The reality in the current world is that every individual and organization that connects to the internet is highly exposed to cyber-attacks. According to Baig et al. (5), cyber-attacks increase daily and thus preparing the future generations on the issue of cybersecurity will not be an easy task, and therefore individuals, businesses and the governments should be strategic. The cybersecurity concern has vastly increased around the world and firms are yearning to establish safe products and maintain security for corporate information. The main problem, however, is that cybersecurity is new and modern and thus education is not enough to help combat the issue. The the issue of cyber-attacks is becoming complex daily and at fast rates, meaning that today’s education might not be adequate to handle the problems arising in future (Espelage et al. 378). Some of the ways that can be employed to combat cyber-attacks in future, therefore, include training people in cybersecurity strategies, applying firewall for internet connections as well as installing, using and updating the antispyware and antivirus soft wares for computers. People should also secure their Wi-Fi networks and regularly change their passwords to boost security.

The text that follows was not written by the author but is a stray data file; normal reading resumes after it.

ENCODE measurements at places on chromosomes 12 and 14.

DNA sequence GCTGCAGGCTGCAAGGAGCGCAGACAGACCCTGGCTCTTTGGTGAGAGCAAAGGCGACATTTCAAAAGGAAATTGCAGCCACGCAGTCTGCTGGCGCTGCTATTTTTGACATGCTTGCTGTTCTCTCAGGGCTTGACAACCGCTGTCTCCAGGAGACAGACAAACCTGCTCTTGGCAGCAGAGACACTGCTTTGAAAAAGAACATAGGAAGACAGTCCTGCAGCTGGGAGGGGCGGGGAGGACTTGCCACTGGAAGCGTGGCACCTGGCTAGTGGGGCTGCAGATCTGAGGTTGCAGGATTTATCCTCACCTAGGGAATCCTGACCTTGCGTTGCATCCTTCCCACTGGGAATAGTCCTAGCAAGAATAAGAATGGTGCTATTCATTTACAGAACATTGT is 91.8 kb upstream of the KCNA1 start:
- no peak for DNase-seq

The increase in cyber weapons and attacks suggest that physical warfare might be replaced by cyber warfare in future. Cyber warfare includes using digitalized attacks, for instance, computer hacking and viruses with the intention of causing damage and death. As postulated by Leukfeldt et al. (98), the future wars will, therefore, be characterized by hacking that entails employing computed codes to plan attacks to the enemies’ infrastructure and thus successful fighting against their traditional weapons such as guns. With the increased number of hackers, spies and modern weapons schemes, cyber warfare will, vastly increase in future and thus people, businesses and governments should be worried about such large scale conflicts and attacks.
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Espelage, Dorothy L., and Jun Sung Hong. “Cyberbullying prevention and intervention efforts:
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Leukfeldt, E. Rutger. “Organised Cybercrime and Social Opportunity Structures. A Proposal for
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